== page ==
Good sports

Written by: Tim Fryer | Published:

Sport is a wonderful thing. It polarises and inspires, and it changes at the drop of a hat. At the time of writing, optimism fills the air as either England or Wales could effectively clinch a spot in the knock-out stages of the Euros and Northern Ireland could gain a historic victory. Admittedly by the time of reading, England could be facing a humiliating expulsion on account of fan behaviour and the other two countries could be facing difficult final group matches to stay in the competition. Elsewhere England have just wrapped up a series cricket win, Wimbledon is just round the corner, the travelling circus that is Formula 1 is making its way from Canada to this weekend’s new venue in Azerbaijan, rugby tests are scattered across the southern hemisphere…..and at the tip of this huge sporting iceberg is the Rio Olympics, which is only six weeks away.

Children generally engage in sport at a much earlier age than they do vocational subjects, so could this sporting enthusiasm be channeled more effectively to inspire engineers? BAE Systems certainly think so.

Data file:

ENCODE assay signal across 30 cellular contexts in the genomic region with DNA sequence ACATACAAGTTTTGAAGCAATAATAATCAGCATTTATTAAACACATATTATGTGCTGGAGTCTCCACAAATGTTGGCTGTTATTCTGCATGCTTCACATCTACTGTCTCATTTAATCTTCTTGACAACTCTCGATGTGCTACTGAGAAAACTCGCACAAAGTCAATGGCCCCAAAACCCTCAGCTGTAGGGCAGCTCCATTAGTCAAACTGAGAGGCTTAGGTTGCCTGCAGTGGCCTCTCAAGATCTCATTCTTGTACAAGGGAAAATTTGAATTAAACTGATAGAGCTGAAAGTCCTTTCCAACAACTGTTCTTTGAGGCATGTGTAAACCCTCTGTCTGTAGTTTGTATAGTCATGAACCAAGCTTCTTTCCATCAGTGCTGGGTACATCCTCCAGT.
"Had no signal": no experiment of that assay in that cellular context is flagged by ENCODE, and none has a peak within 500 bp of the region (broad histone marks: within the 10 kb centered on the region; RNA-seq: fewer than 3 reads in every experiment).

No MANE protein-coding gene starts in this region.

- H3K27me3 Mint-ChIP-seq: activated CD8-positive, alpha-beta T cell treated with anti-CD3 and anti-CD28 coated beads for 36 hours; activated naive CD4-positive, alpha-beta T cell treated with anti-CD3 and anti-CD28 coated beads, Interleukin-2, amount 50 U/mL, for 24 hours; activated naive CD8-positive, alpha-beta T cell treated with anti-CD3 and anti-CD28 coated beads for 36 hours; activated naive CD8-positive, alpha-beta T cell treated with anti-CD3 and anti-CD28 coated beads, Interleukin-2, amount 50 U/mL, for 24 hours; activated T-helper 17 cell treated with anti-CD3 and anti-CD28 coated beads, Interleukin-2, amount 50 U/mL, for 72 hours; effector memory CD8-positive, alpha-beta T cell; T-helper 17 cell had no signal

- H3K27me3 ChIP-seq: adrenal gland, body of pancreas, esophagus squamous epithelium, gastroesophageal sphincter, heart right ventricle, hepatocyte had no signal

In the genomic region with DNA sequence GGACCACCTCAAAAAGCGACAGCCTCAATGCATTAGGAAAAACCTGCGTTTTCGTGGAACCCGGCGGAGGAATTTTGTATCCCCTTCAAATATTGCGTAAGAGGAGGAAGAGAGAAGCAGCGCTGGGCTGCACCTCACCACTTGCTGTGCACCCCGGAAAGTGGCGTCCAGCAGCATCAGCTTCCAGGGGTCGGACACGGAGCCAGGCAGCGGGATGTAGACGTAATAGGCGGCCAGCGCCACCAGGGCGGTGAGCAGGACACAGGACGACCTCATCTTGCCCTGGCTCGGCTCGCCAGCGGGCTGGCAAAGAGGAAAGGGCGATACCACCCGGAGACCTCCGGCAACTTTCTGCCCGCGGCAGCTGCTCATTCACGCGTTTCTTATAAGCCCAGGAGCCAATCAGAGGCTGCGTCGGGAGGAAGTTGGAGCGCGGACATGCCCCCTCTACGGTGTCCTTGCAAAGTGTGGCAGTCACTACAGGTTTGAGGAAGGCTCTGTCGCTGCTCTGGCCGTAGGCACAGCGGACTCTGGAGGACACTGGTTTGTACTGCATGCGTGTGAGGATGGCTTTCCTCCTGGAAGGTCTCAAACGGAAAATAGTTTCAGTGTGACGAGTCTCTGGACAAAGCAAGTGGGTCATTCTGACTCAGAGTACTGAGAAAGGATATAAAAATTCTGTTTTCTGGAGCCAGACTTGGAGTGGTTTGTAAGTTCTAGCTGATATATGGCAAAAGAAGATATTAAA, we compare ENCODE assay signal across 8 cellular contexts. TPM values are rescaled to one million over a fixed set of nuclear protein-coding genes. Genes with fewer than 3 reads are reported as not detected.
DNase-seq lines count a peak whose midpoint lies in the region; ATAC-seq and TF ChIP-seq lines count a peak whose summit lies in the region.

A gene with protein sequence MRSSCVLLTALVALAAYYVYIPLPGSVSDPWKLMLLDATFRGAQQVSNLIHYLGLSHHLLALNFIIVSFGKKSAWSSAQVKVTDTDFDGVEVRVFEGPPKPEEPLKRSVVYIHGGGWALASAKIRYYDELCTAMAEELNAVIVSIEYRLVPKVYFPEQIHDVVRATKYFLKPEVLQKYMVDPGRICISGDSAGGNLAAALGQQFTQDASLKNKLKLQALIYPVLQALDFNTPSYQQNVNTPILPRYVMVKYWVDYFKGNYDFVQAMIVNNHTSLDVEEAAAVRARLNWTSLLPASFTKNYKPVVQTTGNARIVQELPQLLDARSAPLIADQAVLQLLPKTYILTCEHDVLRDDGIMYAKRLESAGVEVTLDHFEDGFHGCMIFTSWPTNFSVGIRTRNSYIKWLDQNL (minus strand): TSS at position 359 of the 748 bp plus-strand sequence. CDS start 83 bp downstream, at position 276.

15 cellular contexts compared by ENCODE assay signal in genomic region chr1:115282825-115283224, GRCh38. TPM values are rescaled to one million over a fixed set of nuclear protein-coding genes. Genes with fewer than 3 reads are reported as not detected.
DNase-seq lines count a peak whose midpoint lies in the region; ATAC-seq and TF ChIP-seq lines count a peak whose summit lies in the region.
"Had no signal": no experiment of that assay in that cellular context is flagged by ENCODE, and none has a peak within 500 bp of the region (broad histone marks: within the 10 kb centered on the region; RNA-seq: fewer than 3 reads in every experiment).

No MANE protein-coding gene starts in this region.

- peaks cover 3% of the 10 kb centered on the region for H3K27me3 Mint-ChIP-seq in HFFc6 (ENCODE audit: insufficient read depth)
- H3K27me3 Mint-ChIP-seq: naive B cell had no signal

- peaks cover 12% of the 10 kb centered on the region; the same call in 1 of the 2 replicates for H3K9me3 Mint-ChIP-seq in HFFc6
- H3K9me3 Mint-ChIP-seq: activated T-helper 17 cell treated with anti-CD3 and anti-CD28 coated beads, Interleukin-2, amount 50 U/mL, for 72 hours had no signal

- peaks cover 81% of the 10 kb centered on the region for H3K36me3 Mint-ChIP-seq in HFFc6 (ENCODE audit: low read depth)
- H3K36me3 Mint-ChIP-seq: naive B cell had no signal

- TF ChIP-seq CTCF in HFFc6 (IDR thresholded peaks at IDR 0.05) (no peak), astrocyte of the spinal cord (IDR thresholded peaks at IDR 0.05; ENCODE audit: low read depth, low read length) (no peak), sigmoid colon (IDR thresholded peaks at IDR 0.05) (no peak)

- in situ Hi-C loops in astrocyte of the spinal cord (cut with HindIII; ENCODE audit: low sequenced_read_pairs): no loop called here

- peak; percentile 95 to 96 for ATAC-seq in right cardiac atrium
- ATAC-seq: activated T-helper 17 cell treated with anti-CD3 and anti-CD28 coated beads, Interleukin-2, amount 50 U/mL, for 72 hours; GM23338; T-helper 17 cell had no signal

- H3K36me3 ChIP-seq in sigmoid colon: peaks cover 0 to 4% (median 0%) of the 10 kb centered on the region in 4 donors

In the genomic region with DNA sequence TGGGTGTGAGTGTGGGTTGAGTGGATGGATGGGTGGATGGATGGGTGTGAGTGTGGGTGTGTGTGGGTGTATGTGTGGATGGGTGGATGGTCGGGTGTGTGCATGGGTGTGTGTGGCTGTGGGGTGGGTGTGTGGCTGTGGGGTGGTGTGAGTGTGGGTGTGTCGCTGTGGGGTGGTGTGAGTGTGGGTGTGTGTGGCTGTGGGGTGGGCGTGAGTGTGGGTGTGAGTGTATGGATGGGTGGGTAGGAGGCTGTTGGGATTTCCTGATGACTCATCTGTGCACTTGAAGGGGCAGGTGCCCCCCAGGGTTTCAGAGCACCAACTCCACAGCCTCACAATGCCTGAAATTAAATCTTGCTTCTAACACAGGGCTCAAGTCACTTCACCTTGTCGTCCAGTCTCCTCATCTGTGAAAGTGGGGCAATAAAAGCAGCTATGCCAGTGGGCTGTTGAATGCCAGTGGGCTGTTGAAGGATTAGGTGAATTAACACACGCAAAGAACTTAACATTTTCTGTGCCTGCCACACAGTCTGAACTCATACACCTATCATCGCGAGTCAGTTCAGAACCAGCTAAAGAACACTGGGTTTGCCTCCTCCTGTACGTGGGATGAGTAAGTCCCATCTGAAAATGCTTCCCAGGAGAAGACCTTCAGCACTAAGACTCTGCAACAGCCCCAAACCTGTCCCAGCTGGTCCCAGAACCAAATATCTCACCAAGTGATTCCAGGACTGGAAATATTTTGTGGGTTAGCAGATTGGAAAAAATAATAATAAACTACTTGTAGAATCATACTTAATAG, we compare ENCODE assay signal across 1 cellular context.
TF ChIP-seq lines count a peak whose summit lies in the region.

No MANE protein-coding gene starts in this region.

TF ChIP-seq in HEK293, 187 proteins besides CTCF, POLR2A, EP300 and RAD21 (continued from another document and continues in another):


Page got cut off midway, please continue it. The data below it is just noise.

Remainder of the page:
It has engaged in a long term tie-up with UK Sport and, as Eureka will report in the July issue, is helping British athletes in their bid for success at the Olympics. It is not just an altruistic venture of course. At a time when we have a well reported lack of engineers coming through the education system, it sees sport as an ideal way of influencing young minds. Nigel Whitehead, the company’s Group Managing Direct Programmes & Support, said at a joint UK Sport/BAE event: “The whole issue of inspiring the next generation translates universally because we need the next generation of engineers to be interested in science and technology and maths. And we need them to be interested before those subjects get difficult at school so they continue studying them, and we have a role in doing that. We have to keep feeding the pipeline and our relationship with UK Sport is helping us to do that.”

Olympic success is undoubtedly linked to enthusiasm for sport. If it has positive consequences for engineering then so much the better, and is it a model for other sports which are backed by excellence in engineering?


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